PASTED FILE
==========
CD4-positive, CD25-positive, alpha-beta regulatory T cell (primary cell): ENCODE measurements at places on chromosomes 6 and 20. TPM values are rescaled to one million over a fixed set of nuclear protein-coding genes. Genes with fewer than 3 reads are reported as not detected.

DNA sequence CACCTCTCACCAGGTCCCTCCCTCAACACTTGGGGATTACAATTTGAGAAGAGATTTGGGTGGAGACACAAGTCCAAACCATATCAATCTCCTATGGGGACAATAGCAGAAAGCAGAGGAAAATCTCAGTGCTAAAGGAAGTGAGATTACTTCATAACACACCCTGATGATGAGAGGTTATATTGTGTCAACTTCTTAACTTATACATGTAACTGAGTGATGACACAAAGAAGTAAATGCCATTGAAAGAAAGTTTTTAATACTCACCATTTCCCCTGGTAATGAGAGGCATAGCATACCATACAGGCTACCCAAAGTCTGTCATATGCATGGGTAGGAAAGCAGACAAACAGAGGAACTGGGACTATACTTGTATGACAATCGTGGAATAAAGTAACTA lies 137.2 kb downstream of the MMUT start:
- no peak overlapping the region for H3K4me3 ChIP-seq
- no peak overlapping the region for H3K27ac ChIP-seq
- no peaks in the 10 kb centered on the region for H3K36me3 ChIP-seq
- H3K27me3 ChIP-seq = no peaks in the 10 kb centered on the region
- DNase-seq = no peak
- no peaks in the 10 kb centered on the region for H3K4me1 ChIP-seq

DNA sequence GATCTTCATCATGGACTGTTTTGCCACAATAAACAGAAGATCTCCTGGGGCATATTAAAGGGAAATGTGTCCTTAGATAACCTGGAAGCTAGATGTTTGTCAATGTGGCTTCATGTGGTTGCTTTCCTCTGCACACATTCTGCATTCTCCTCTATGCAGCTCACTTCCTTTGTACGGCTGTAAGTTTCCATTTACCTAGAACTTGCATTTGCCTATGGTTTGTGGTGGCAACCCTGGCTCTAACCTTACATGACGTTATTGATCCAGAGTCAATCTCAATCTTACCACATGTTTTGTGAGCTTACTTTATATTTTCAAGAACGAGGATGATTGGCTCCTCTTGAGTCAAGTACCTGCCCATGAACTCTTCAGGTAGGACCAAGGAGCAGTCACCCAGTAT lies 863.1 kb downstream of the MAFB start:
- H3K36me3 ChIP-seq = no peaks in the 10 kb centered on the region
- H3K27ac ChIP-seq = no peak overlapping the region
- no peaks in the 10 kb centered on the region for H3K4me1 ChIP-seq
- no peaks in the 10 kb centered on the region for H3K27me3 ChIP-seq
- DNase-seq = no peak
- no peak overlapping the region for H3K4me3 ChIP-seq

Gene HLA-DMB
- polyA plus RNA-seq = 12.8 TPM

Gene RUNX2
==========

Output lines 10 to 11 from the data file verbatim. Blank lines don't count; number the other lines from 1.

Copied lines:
- H3K36me3 ChIP-seq = no peaks in the 10 kb centered on the region
- H3K27ac ChIP-seq = no peak overlapping the region